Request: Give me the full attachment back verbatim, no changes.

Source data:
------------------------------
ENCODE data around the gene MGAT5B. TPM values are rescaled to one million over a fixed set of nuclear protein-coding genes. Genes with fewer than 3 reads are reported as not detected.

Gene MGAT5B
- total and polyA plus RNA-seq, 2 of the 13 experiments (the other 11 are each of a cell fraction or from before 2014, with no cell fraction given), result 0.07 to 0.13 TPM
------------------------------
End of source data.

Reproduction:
ENCODE data around the gene MGAT5B. TPM values are rescaled to one million over a fixed set of nuclear protein-coding genes. Genes with fewer than 3 reads are reported as not detected.

Gene MGAT5B
- total and polyA plus RNA-seq, 2 of the 13 experiments (the other 11 are each of a cell fraction or from before 2014, with no cell fraction given), result 0.07 to 0.13 TPM